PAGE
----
…Or Are They?

September 28, 2012 1:12 pm0 commentsViews: 15
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Whoever coined the phrase “Golden Years” must have been young and not well versed in growing old. The only gold we can see is in our outdated fillings, and most of them have given way to bridges, plates and implants.

We awake each morning to a lot of aches and pains, take a handful of pills (if we remember, that is) and try not to look in the mirror. Many of the foods we enjoyed now make us sick. We grow strange rolls and bulges because our metabolism is shot. It isn’t uncommon to hear phrases like “turkey neck” or “face like a road map”—if we can still hear, that is.

Much of this was expected, but the new technology like cell phones, computers and iPads has really taken its toll. Now it takes 12 steps to turn your television to the right channel, and heaven help you if you push the wrong buttons on the remote! I did this recently and it took four phone calls to straighten it out.

Then my computer decided not to let me in and that was a real fiasco. When the first customer support person I called couldn’t help, he decided that I needed to go to the store and buy a new wire to connect to the modem. When I finally figured out what the modem was, I dutifully went and bought the new cord. After a three hour struggle I got it hooked up and—nothing.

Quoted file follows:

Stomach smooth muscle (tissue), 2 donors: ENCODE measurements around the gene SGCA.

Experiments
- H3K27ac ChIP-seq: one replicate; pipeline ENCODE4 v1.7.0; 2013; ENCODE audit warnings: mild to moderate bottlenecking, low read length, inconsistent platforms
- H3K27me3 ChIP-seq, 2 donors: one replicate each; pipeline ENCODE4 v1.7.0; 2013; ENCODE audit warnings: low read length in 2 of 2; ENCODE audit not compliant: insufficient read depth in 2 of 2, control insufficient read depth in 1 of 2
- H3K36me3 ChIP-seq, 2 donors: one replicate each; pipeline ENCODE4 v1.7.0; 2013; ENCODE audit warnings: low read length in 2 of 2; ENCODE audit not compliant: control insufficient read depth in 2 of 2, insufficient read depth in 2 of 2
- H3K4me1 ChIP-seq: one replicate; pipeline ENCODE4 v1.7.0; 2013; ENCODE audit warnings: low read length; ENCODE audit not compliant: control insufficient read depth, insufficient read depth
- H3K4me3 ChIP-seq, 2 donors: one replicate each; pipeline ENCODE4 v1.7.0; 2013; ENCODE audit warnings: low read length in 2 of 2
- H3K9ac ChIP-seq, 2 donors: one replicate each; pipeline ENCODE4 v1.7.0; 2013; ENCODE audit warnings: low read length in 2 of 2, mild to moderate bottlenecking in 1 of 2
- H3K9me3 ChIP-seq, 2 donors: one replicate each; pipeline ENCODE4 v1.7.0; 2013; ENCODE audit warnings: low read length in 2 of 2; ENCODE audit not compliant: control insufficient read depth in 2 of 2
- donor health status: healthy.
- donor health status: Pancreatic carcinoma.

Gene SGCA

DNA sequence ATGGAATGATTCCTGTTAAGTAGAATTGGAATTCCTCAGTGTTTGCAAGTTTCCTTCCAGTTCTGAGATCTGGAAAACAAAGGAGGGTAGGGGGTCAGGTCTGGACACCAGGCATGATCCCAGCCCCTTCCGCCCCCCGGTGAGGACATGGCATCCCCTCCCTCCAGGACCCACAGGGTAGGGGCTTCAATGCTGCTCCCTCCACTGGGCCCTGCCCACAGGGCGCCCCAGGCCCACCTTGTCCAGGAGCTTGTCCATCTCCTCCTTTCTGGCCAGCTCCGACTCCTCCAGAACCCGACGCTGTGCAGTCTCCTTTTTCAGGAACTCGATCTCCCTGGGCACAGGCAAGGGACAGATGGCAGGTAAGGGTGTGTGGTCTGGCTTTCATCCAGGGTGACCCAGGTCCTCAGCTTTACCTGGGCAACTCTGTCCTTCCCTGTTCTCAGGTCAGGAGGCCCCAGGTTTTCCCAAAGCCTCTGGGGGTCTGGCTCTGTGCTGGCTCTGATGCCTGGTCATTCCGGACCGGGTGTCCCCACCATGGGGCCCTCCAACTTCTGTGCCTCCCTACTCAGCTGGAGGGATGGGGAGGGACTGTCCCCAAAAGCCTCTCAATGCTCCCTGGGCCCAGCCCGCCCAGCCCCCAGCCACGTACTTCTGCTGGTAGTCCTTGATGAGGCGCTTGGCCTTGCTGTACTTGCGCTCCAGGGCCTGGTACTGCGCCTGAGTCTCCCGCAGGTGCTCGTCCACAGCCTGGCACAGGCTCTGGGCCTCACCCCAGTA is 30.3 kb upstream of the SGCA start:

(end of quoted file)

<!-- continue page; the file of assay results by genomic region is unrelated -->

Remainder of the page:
The second person I called told me to take the computer to an Apple store because the problem was in the computer itself. After finally finding a store in Cherry Hill, off I went, having first drawn a detailed map of the wiring so I could reconnect everything on my return.

The people at the Apple store said the problem was not my computer but the modem. Back home I went. After another couple of hours I had reconnected all the wires. (In the meantime we couldn’t use the phone or TV, which didn’t make Hubby too happy.)

Finally, on my third—rather testy—phone call, I managed to get a real person to come and fix the problem, ten days after the problem began.

In trying to learn all this technology I began feeling very stupid. I just couldn’t seem to get it, and neither could most of my senior friends. Then I happened on a book which we read for our Book Club and learned that it’s okay, it’s just another one of those wonderful “Golden Years” things, our brains have begun to max out and the trouble we are experiencing is just another old age quirk. I think the term “Twilight Zone” is more fitting than “Golden Years!”

I would also like to add scams to the mix. A week ago I received a cashier’s check which I was to cash, wire to two different people, buy a $50 item at Walmart and keep the item, plus get $250 for my trouble! Sounded pretty good—too good.

Thanks to a good friend I’ll call Sherlock and a sharp daughter-in-law who happens to be a lawyer, I was able to stop everything before it became a loss to my bank account. I thought I was being a Secret Shopper but instead I was being scammed. They were smart enough not to ask for my Social Security number or bank numbers, but they did want to know my age, which I stupidly told them…and I truly believe had I not been in my “Golden Years” they would not have chosen me for the scam.